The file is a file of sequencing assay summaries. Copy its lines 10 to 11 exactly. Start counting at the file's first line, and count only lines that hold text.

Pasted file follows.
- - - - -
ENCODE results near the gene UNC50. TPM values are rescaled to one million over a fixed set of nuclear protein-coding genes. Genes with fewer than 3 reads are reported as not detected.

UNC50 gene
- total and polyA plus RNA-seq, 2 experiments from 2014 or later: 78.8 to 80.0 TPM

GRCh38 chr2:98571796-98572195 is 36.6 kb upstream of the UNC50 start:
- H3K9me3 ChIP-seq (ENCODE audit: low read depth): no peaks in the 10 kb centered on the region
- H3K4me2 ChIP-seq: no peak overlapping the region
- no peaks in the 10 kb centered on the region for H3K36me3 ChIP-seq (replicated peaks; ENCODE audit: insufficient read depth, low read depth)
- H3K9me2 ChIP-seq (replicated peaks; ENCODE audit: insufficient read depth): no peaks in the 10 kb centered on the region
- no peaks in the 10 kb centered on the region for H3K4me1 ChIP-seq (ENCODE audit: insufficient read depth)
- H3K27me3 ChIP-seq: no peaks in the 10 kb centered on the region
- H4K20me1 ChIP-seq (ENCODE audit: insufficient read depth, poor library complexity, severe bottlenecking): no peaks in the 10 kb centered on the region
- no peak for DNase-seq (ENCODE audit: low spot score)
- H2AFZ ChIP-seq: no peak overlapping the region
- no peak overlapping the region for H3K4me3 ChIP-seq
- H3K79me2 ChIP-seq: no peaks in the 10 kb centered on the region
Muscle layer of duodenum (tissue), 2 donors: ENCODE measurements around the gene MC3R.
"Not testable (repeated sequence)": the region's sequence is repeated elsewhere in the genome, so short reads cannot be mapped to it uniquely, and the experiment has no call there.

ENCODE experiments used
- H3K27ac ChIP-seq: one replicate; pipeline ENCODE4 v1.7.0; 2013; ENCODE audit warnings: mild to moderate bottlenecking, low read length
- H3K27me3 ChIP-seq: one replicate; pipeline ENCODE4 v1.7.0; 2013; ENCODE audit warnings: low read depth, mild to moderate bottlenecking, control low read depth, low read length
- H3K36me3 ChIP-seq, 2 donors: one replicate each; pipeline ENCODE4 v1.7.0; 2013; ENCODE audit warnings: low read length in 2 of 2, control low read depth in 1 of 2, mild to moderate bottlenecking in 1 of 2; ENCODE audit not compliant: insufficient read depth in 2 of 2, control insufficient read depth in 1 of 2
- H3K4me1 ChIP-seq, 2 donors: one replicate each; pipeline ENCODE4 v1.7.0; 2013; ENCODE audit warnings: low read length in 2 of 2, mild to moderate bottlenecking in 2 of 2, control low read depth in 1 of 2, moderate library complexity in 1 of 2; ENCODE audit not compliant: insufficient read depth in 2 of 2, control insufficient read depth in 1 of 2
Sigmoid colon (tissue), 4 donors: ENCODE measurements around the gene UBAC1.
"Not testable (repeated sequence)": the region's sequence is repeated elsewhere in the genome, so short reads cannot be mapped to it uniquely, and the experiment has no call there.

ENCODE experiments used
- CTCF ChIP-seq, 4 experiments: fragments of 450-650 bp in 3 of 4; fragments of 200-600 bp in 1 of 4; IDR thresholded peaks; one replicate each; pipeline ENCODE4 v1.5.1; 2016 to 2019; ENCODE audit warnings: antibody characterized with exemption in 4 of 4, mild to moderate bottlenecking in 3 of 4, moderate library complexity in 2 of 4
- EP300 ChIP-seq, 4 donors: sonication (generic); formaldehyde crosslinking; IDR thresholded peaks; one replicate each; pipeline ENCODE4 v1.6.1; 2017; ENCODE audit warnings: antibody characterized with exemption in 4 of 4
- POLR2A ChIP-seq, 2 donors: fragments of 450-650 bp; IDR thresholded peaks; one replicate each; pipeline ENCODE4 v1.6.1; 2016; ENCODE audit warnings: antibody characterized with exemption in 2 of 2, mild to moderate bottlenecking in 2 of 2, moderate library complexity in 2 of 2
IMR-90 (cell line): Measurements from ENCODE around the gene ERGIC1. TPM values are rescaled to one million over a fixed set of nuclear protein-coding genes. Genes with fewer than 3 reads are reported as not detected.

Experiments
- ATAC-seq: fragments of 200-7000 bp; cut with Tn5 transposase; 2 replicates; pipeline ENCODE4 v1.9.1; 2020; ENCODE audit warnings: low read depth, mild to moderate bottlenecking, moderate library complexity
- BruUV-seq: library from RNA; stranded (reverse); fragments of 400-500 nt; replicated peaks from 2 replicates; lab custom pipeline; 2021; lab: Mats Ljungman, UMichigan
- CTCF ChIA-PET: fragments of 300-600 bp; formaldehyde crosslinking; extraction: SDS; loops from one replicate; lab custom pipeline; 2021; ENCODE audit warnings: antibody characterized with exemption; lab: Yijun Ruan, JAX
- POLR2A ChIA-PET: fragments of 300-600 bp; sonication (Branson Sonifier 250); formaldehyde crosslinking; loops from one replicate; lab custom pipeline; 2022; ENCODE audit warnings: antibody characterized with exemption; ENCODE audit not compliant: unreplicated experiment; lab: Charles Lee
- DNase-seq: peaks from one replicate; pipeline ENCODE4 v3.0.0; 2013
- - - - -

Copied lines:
- H3K27me3 ChIP-seq: no peaks in the 10 kb centered on the region
- H4K20me1 ChIP-seq (ENCODE audit: insufficient read depth, poor library complexity, severe bottlenecking): no peaks in the 10 kb centered on the region